Before an IPO is made public, an investment bank is recruited to figure out the company’s value and its shares. This is done based on their knowledge of the exchange market and recent trends.

The goal is to get all shares available sold on the first day of trading. To achieve that, the price is usually set low enough for early investors to see a return on investment (ROI) when stock trading prices go up.

Companies should also note that there are various fees and charges applied when going public. At Bursa Malaysia, the amount varies depending on the chosen market:

However, regardless of the market chosen, the annual IPO listing fees are calculated based on the number of months that the shares are available for trading. If shares are listed for only a few months, the fees will be lower compared to listing them for a whole year.

Once a company’s IPO has launched, its shares will be traded and it will be part of the largest stock exchanges in Asia. This will be the start of a new beginning for the business and with that comes new obligations as well.

For example, a company is required to keep track of and disclose information on activities related to its share prices and trading. There’s also the responsibility of adhering to corporate governance standards.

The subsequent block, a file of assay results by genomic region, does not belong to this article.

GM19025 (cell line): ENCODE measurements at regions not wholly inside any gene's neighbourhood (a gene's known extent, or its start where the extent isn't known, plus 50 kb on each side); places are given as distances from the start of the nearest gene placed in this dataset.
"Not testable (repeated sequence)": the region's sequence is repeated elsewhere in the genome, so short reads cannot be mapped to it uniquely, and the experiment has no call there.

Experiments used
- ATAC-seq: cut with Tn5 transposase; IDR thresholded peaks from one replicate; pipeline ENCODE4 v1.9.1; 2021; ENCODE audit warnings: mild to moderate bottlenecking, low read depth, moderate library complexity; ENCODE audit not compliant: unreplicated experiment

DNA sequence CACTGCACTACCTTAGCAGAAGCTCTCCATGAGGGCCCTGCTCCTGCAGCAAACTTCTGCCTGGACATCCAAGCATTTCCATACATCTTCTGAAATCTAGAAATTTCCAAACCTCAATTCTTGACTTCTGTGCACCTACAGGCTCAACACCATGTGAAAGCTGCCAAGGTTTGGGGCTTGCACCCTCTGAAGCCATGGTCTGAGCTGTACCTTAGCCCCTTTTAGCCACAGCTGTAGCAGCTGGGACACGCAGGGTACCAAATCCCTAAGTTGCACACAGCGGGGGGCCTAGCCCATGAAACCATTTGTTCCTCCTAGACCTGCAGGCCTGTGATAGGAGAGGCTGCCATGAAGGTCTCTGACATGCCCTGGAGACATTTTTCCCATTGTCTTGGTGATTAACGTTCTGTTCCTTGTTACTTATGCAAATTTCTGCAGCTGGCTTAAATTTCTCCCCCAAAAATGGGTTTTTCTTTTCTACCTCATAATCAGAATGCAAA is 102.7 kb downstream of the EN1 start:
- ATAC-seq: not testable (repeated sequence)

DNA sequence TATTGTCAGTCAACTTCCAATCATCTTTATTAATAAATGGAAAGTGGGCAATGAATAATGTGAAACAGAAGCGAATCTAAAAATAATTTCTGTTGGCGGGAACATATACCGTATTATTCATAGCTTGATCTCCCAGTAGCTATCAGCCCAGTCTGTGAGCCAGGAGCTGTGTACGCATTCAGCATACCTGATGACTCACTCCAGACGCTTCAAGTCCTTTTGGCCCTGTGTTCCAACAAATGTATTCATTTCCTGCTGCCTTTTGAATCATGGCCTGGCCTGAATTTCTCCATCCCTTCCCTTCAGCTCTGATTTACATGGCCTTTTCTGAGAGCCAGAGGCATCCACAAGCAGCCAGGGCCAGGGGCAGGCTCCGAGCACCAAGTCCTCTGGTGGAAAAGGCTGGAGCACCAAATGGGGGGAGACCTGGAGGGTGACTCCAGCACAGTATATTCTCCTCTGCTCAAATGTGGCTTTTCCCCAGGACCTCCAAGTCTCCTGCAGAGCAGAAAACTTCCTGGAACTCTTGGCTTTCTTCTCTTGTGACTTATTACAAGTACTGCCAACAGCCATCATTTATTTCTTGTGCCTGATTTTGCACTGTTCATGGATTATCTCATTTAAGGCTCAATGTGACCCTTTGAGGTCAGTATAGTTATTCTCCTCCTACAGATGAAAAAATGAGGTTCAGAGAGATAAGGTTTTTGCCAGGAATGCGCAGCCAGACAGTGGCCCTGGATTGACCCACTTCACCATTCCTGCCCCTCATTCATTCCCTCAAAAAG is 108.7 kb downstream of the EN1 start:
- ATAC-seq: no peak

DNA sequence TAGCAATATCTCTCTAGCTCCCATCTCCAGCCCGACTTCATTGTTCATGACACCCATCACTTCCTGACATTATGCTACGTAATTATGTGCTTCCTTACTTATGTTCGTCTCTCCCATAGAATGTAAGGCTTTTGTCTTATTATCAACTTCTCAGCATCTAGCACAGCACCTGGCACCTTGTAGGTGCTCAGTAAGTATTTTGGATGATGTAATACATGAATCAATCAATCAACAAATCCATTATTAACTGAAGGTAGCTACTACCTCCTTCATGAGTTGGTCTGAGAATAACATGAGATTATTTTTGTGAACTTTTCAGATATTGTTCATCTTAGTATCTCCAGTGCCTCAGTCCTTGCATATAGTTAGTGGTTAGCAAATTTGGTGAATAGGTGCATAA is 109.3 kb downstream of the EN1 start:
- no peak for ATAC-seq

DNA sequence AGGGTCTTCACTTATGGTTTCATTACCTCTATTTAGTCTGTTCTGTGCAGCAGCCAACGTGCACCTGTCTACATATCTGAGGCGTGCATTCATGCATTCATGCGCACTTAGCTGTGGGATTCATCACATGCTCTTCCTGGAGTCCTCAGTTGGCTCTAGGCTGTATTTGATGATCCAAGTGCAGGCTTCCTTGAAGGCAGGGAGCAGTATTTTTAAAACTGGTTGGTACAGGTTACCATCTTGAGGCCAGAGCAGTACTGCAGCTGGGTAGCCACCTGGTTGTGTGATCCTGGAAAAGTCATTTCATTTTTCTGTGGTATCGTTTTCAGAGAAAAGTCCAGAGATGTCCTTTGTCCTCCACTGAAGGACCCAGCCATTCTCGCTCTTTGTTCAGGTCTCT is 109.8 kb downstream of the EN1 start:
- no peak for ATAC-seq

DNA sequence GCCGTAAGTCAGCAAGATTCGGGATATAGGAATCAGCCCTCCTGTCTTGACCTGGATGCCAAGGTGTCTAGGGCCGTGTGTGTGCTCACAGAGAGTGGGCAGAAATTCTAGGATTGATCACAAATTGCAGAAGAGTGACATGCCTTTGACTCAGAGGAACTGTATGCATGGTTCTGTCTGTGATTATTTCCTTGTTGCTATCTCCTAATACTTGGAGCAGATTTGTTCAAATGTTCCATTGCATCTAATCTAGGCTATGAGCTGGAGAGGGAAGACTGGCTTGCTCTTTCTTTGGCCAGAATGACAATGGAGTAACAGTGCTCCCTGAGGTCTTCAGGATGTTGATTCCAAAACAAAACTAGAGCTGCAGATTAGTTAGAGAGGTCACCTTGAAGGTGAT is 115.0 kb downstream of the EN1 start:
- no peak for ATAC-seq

A company that has gone public may undergo several other changes to the control of the business. Besides the dilution of ownership stakes, shareholders receive voting rights that are proportionate to share size.

This provides them with the right to vote on important matters affecting the company, including the election of the board of directors and significant corporate decisions.

If initial investors and shareholders of the company wish to remain in control of the business, aside from having majority stakes, they can include certain provisions like a dual-class share structure and supermajority voting rights.


An IPO is usually a significant milestone that signals a new era for the business.

At the same time though, an IPO is not a guarantee of a brand’s success. The market is volatile and can change at any moment. Factors such as investors’ appetites and economic conditions could drastically affect a public company’s prospects.

Not to mention, public companies will have to compete more intensely with industry players. Navigating these challenges requires active proactive strategic planning, innovation, and execution.

  • Read articles we’ve written about Malaysian startups here.

Also Read: Early-stage startups, here’s how you can get a cut of RM36K from Sidec’s 2023 accelerator

Featured Image Credit: Vulcan Post

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Vulcan Post aims to be the knowledge hub of Singapore and Malaysia.

© 2021 GRVTY Media Pte. Ltd.
(UEN 201431998C.)